Pepco, Exelon seek state approval to merge -- Gazette.Net


This story was updated at 4:45 p.m. on Aug. 20, 2014.

Pepco and Exelon asked Tuesday for the Maryland Public Service Commission’s stamp of approval on the proposed merger of the two companies, announced in April.

Pepco Holdings Inc. plans to sell to Exelon Corp., the Chicago-based parent company of Baltimore Gas and Electric (BGE), for $6.83 billion, all-cash.

The sale would bring together Exelon’s three electric and gas utilities, BGE, ComEd and PECO, with Pepco Holding’s three utilities, Atlantic City Electric, Delmarva Power and Pepco, cementing Exelon’s hold on the mid-Atlantic market.

The filing Tuesday initiates the regulatory approval process required in Maryland, said Donna Cooper, Pepco Region President.

Cooper said the application filed with the PSC details the benefits of the merger, including more reliable electric service, economic growth, charitable donations and direct benefit to customers.

“Exelon is committed to working with Pepco and Delmarva Power to continue improving service reliability, deliver financial benefits to Maryland customers, and to continue Pepco and Delmarva Power’s strong tradition of community involvement and support,” said Melissa Sherrod, Exelon vice president of corporate affairs.

Montgomery County Councilman Roger Berliner said in a statement Tuesday that it is up to state regulators to determine if the proposed merger—which will result in a single utility totally dominating the state—is in the public interest.

“Our Council has formally stated that should the Commission conclude it is in the public interest, it could only do so with binding commitments to superb reliability and better service to our long-suffering constituents,” Berliner (D-Dist. 1) of Bethesda said.

Cooper said Tuesday that the merger will result in fewer power outages.

Courtney Nogas, Pepco spokeswoman, said Pepco customers currently experience about 1.62 outages per year with an average outage duration of 176 minutes.

Under the merger application filed with the PSC on Tuesday, the companies have committed to improve reliability for Pepco customers by 38 to 40 percent. Specifically, by 2020 Pepco customers will experience no more than 1 outage per year and an average outage duration of no more than 101 minutes, as based on a three-year historical average to account for any abnormal weather, such as the 2012 derecho that kept Montgomery County residents in the dark for as long as eight days.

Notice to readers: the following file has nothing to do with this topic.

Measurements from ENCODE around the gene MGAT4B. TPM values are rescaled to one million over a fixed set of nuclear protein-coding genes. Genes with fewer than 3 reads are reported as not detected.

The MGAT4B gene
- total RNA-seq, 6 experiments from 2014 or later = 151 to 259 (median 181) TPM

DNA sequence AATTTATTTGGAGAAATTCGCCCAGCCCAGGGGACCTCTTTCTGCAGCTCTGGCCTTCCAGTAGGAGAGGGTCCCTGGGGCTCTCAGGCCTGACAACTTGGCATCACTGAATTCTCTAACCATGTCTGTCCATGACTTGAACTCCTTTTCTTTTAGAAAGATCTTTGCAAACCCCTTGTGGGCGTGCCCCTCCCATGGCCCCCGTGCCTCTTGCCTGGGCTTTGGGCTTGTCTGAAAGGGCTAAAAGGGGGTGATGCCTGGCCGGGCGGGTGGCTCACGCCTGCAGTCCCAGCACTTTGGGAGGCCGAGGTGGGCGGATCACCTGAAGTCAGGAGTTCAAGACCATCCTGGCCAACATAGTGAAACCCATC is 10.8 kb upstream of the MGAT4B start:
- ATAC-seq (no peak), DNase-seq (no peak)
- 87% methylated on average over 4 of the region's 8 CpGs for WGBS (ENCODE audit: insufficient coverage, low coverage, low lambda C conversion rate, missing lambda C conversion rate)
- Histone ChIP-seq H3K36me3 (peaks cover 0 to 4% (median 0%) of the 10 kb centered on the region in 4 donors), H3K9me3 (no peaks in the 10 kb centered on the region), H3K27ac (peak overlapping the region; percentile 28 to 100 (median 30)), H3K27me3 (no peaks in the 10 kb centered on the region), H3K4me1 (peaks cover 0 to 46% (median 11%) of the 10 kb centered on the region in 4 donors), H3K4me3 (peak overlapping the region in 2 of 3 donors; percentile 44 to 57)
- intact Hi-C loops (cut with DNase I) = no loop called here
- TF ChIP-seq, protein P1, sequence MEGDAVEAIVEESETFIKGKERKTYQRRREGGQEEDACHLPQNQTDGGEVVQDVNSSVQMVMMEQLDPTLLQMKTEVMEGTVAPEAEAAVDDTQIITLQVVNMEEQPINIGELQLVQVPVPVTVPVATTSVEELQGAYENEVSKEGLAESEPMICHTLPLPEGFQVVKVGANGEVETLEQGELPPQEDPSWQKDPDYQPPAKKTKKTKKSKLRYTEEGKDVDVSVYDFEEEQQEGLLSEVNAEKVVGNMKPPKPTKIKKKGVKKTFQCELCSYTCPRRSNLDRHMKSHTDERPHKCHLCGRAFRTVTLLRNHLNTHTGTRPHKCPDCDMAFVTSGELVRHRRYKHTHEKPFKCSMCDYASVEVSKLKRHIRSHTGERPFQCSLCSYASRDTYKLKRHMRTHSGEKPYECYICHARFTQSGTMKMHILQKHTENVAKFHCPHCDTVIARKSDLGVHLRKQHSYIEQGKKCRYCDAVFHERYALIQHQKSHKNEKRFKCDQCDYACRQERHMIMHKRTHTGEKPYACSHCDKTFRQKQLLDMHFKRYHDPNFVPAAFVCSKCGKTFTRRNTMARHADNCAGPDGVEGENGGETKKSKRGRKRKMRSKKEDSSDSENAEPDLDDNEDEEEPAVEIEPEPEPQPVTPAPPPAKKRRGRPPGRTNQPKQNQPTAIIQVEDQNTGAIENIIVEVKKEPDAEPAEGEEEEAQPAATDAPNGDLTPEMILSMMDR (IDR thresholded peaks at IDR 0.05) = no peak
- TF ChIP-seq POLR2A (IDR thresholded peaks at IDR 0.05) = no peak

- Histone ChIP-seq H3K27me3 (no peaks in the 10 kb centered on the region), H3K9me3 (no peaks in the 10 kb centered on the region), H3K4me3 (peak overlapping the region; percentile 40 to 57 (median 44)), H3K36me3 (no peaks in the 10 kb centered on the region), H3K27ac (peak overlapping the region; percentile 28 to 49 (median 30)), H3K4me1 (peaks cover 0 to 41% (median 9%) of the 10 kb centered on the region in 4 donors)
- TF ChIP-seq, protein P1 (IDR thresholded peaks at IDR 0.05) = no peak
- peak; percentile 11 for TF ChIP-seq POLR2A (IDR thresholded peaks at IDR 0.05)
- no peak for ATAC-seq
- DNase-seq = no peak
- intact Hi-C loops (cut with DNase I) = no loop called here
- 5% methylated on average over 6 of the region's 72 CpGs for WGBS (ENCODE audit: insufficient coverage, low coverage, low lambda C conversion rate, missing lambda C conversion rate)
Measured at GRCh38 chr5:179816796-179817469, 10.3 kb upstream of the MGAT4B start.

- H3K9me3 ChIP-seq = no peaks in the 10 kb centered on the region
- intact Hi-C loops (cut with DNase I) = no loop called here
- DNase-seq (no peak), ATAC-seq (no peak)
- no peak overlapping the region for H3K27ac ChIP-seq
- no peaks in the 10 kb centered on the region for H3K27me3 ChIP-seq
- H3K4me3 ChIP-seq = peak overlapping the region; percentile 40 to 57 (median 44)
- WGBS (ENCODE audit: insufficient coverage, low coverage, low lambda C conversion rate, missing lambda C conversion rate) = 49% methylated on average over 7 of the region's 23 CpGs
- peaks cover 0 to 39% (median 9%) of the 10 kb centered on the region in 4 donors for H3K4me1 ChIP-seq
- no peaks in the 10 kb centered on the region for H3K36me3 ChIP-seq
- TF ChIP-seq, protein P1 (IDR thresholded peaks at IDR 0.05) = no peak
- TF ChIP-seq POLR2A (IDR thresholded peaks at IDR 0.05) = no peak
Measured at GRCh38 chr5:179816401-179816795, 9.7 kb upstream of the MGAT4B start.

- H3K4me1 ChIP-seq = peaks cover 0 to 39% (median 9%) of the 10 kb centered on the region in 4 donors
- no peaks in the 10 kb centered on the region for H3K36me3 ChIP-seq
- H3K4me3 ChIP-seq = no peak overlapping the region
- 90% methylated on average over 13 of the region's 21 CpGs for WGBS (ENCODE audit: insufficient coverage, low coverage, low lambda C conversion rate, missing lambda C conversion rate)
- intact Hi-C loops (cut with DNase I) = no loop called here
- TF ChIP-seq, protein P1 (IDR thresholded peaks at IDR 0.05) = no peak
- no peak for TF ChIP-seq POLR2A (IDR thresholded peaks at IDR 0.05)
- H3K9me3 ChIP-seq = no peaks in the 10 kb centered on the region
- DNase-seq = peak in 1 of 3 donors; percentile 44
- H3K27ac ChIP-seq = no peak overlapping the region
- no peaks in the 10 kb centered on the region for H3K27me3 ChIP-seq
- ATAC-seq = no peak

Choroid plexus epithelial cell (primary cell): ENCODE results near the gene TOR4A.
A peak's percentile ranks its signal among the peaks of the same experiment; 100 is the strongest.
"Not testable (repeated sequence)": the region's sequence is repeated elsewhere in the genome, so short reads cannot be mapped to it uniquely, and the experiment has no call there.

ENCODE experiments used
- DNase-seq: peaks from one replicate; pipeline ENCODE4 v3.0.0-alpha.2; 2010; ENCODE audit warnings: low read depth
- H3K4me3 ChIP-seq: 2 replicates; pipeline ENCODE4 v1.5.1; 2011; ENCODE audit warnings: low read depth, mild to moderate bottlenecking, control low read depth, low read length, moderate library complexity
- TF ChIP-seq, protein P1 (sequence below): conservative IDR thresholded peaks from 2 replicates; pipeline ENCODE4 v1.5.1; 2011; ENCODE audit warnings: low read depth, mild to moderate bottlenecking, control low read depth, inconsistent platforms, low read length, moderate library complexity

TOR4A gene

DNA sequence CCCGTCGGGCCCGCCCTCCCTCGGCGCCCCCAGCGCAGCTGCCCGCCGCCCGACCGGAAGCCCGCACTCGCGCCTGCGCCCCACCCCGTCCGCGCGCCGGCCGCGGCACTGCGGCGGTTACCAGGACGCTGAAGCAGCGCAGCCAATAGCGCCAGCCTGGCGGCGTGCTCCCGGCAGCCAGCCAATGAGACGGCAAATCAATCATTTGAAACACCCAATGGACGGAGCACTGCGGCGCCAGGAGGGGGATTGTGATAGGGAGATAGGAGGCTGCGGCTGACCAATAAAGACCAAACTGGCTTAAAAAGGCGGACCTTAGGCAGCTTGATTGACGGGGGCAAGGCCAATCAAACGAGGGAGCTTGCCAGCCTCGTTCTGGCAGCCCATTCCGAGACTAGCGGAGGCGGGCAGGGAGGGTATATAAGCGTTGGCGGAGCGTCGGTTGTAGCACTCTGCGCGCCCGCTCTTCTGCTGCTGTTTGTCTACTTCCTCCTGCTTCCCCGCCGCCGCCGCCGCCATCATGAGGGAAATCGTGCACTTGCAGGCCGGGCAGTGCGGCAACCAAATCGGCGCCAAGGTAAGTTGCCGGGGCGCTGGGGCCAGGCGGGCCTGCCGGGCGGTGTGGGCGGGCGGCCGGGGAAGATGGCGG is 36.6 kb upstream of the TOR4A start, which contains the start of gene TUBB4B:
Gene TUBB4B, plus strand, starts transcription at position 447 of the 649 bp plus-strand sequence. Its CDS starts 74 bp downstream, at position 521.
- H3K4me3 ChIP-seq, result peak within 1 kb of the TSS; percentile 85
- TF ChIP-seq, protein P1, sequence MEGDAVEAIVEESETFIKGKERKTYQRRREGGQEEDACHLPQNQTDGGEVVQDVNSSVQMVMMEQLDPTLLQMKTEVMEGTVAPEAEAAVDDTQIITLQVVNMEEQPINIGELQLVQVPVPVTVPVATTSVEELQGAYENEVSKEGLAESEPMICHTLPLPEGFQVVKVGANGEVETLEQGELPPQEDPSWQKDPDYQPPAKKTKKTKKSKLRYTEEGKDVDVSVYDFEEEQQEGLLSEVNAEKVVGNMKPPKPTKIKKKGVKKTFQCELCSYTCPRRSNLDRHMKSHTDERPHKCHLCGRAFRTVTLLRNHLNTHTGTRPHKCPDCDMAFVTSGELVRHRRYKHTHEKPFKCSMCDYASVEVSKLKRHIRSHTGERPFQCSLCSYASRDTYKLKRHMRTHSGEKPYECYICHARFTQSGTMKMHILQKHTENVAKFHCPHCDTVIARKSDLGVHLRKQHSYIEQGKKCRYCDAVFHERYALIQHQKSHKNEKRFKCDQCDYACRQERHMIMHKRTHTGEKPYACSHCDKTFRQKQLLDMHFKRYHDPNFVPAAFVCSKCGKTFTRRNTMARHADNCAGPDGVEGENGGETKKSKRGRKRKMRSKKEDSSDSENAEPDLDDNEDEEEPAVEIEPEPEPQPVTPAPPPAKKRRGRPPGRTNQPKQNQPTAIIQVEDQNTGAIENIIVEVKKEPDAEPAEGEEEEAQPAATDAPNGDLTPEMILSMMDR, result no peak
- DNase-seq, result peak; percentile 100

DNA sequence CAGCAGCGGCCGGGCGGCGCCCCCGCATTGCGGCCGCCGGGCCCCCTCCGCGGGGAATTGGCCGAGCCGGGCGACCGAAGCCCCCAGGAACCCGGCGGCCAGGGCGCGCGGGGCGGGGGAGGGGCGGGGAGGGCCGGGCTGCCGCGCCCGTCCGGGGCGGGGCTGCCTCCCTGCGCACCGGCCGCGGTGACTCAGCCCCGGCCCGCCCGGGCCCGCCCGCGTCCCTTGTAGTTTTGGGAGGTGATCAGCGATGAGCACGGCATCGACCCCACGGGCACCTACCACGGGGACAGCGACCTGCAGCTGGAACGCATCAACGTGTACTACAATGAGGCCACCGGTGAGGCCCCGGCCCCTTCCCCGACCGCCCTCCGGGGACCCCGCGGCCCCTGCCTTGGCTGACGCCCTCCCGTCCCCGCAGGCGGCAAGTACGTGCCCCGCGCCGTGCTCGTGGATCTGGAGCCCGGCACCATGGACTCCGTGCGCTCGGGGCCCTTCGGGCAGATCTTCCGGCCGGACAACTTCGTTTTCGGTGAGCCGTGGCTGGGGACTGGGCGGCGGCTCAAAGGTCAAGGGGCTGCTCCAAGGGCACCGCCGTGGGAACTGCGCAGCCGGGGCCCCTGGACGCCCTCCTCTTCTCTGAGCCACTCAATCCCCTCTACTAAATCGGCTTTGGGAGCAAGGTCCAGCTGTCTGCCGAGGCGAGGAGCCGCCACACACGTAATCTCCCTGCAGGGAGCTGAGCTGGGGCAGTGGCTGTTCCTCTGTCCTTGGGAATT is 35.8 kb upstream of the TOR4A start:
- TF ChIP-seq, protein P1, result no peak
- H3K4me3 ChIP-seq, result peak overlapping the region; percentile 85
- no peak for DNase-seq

If the companies do not meet the reliability targets, Exelon offered to face “financial penalties.”

In May, the Montgomery County Council unanimously approved a resolution proposed by Berliner imploring the PSC to require “that Exelon provide substantial ratepayer benefits, including, but not limited to, quality of service equivalent to a top quartile utility within three years, and that cost recovery for investments necessary to achieve that outcome be tied to performance,” should it approve the sale.

Montgomery County residents who have seen steady increases in their electric rates should not see those rates change initially under the merger, Cooper said.

While Pepco Holdings leadership said in 2012 that the utility planned to pound the rate case drum, filing every nine months for higher rates — which it has so-far fulfilled, filing in 2011, 2012 and 2013 — Cooper said Tuesday that the merger does not include a rate adjustment.

“At this time there are not plans to file a rate adjustment request consistent with what was articulated based on that nine-month time frame,” Cooper said.

Sherrod said Exelon will also dedicate $40 million to a Customer Investment Fund to directly benefit Pepco and Delmarva Power customers through bill credits, assistance for low-income customers and energy efficiency measures. It will also donate $50 million in 10 years to charitable organizations and programs in the communities served by Pepco, Delmarva Power and Atlantic City Electric.

Pepco employees should also keep their jobs under the merger. The company has committed to avoid any involuntary job losses at the utilities for the first two years of the merger.